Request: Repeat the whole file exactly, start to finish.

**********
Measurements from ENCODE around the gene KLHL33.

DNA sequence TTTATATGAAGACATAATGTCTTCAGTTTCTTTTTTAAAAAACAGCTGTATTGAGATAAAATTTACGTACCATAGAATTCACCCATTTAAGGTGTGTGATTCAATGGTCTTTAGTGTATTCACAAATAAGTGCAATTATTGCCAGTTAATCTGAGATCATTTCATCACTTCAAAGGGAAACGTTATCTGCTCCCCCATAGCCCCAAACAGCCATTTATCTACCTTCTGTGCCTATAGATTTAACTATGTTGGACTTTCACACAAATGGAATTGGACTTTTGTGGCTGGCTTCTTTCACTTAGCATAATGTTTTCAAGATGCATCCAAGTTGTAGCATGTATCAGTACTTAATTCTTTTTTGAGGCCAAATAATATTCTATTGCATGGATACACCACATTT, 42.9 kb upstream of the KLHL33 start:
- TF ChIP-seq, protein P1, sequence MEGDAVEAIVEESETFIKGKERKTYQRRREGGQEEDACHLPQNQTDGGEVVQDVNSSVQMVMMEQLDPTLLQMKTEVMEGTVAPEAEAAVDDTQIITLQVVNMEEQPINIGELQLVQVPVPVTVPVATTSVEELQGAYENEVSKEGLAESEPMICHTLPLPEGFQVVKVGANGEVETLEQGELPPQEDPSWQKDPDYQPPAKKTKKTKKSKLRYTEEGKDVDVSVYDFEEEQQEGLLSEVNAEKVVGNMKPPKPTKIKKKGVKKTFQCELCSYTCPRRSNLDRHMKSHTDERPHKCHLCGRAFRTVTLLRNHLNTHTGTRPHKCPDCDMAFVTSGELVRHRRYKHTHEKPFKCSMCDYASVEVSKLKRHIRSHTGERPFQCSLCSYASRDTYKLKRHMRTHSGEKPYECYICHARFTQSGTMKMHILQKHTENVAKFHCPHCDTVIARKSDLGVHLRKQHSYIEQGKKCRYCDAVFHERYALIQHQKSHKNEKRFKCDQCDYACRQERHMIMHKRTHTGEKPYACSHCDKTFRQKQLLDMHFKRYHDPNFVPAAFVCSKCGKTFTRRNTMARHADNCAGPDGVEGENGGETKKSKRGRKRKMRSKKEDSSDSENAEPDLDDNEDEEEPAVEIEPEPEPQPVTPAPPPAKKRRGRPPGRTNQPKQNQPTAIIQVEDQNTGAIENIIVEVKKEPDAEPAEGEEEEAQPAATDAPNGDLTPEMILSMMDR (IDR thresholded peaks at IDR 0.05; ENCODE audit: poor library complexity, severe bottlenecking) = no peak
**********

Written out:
Measurements from ENCODE around the gene KLHL33.

DNA sequence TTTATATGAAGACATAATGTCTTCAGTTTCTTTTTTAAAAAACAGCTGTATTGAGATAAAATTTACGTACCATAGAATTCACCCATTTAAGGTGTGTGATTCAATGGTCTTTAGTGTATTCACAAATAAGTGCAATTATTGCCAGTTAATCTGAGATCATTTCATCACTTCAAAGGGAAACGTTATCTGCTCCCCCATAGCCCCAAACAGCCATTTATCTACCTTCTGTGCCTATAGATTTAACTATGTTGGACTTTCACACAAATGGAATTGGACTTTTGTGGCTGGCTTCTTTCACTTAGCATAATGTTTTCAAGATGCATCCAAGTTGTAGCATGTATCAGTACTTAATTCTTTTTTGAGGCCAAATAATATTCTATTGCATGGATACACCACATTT, 42.9 kb upstream of the KLHL33 start:
- TF ChIP-seq, protein P1, sequence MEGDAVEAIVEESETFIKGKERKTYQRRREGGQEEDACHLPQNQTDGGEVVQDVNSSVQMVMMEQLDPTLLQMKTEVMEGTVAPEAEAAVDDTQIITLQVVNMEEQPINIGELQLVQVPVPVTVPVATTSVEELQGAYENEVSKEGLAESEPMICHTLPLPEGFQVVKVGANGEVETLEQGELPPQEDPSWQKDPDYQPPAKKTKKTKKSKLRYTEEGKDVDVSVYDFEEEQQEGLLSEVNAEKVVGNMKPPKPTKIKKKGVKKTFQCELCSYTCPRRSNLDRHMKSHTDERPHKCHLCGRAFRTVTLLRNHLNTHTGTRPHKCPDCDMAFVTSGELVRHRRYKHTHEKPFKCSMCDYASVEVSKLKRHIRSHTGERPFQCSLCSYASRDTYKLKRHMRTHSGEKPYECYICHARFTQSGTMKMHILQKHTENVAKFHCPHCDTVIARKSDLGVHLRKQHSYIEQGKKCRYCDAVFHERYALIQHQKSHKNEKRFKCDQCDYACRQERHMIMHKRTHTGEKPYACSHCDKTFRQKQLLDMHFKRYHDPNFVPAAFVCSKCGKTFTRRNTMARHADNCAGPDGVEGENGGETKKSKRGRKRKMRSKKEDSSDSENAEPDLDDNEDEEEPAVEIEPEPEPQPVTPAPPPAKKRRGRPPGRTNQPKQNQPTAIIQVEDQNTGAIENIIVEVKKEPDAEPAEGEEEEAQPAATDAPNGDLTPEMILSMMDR (IDR thresholded peaks at IDR 0.05; ENCODE audit: poor library complexity, severe bottlenecking) = no peak